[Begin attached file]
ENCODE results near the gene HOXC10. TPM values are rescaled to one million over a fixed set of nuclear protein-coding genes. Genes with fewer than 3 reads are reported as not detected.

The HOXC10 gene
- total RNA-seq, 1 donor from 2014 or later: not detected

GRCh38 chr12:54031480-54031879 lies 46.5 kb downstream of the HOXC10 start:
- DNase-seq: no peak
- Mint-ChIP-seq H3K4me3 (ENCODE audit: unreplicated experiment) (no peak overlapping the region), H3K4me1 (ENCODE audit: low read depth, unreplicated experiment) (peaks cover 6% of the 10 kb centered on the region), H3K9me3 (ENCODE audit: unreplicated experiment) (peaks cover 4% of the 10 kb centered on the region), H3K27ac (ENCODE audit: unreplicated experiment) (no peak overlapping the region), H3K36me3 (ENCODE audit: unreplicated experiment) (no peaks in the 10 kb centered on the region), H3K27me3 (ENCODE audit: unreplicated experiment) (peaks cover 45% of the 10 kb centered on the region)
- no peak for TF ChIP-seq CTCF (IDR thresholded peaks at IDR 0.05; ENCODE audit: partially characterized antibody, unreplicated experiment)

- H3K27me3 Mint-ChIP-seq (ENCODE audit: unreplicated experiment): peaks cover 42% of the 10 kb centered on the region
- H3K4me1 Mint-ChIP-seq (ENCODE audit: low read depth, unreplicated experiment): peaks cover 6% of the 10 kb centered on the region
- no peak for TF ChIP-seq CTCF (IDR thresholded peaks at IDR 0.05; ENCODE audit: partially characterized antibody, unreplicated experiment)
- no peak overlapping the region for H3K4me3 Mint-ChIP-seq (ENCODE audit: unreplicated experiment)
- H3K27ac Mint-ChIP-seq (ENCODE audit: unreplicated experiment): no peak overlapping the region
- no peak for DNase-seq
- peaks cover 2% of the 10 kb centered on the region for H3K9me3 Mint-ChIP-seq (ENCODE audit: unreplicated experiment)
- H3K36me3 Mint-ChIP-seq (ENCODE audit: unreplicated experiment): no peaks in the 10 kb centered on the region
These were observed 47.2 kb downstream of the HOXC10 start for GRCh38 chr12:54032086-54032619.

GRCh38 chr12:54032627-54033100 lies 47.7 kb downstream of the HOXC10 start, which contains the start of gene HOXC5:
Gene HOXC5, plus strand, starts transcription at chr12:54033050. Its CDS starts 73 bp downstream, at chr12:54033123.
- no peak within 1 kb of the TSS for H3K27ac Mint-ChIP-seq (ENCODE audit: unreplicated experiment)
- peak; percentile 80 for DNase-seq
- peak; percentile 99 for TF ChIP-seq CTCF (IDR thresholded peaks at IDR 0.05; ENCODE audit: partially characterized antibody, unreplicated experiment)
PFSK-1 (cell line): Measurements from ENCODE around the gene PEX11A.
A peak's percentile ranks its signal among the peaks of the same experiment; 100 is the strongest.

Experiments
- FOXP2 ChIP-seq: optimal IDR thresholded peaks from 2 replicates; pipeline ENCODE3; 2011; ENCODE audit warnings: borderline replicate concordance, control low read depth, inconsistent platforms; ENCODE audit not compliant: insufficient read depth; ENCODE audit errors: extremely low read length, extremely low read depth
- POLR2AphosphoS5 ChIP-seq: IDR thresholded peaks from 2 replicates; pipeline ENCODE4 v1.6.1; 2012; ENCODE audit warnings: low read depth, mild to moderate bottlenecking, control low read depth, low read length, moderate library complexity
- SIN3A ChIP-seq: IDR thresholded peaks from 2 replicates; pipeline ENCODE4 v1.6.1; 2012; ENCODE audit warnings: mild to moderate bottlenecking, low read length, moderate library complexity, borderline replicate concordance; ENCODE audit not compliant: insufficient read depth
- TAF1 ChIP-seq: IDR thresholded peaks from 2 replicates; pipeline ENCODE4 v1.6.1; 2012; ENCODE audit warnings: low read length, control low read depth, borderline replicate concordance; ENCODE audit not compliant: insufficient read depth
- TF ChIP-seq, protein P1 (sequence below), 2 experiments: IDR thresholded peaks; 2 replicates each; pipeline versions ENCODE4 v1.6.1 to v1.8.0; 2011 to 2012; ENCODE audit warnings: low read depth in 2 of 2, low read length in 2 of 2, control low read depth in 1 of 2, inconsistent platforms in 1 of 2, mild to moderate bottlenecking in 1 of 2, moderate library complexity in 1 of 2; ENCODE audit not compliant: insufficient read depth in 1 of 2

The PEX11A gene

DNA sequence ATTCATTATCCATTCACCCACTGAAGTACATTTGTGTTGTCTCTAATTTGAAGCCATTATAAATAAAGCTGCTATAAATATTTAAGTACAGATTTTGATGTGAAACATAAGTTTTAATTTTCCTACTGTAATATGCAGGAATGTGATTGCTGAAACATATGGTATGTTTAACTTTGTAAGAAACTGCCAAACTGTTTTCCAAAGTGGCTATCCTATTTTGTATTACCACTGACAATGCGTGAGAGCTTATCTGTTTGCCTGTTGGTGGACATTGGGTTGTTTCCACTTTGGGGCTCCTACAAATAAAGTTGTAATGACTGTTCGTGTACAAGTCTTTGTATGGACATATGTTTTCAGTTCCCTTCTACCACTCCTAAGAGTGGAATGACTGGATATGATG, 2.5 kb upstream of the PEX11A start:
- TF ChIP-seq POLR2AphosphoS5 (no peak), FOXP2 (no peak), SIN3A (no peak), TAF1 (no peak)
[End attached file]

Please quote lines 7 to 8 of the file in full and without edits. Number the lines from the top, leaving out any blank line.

- no peak for TF ChIP-seq CTCF (IDR thresholded peaks at IDR 0.05; ENCODE audit: partially characterized antibody, unreplicated experiment)

- H3K27me3 Mint-ChIP-seq (ENCODE audit: unreplicated experiment): peaks cover 42% of the 10 kb centered on the region